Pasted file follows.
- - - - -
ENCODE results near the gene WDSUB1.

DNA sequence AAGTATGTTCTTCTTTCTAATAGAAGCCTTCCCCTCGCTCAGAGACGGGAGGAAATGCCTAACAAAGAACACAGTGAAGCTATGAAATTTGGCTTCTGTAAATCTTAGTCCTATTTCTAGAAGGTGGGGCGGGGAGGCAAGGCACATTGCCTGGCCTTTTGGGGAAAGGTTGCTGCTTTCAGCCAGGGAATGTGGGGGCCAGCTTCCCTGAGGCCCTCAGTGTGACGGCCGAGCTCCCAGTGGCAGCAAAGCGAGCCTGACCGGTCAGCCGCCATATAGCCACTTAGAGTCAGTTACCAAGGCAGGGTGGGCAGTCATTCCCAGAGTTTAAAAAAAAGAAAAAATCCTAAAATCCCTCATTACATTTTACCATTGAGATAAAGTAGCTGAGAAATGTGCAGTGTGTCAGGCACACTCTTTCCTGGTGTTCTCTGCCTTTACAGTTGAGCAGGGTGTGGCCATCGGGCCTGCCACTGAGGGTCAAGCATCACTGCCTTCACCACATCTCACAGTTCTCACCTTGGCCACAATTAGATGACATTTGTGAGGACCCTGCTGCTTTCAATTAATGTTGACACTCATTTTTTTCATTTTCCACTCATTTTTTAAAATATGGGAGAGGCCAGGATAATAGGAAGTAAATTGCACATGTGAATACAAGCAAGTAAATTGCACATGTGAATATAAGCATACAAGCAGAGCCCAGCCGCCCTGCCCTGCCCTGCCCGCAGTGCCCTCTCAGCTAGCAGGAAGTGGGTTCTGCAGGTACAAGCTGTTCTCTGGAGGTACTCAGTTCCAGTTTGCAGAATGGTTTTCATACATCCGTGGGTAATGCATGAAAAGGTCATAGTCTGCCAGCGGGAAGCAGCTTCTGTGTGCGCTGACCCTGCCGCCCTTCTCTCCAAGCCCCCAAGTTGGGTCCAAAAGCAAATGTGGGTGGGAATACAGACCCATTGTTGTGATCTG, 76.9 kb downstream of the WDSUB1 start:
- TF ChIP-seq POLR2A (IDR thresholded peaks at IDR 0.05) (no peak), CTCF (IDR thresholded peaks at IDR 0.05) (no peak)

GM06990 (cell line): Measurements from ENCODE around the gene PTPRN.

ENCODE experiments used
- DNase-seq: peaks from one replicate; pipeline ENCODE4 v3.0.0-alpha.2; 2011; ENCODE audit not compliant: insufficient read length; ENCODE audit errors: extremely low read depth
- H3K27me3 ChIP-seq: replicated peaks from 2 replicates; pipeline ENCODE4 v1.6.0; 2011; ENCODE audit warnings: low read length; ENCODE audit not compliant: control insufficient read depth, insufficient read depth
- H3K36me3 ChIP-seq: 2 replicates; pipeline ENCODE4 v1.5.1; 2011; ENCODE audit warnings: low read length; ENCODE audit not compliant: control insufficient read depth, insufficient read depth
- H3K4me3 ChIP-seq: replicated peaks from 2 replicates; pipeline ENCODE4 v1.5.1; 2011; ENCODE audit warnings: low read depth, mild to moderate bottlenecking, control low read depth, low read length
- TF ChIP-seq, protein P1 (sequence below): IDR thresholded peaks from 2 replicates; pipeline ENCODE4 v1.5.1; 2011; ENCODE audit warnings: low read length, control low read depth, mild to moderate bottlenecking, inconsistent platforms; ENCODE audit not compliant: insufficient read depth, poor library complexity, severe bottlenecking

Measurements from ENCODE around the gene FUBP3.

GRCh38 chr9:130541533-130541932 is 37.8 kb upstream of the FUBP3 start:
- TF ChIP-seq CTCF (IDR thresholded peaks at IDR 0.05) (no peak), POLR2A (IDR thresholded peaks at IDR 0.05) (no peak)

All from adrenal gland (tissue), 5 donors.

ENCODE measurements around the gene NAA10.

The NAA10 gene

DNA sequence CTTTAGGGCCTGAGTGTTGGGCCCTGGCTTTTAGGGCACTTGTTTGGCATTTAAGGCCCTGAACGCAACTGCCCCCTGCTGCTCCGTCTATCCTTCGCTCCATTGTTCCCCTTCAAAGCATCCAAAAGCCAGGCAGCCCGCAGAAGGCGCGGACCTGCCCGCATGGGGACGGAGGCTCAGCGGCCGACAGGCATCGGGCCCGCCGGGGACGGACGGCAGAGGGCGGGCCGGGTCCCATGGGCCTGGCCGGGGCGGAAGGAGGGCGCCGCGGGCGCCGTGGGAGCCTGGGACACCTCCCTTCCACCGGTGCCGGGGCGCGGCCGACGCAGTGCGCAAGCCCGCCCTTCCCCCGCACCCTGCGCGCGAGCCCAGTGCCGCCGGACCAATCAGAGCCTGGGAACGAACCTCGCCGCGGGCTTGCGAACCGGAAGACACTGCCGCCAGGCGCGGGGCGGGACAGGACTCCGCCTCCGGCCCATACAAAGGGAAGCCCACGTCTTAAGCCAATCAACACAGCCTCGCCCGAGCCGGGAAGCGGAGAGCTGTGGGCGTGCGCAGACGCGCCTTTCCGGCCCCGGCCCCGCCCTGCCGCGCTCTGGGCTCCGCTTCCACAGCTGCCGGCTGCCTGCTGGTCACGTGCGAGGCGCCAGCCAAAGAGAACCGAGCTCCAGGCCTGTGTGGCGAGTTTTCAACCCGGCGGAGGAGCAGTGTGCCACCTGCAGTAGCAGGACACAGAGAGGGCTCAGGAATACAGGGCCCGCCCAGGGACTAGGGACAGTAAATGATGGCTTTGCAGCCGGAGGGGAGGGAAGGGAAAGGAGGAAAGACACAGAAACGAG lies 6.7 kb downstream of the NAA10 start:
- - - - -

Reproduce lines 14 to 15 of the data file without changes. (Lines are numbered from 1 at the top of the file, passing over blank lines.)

All from adrenal gland (tissue), 5 donors.

ENCODE measurements around the gene NAA10.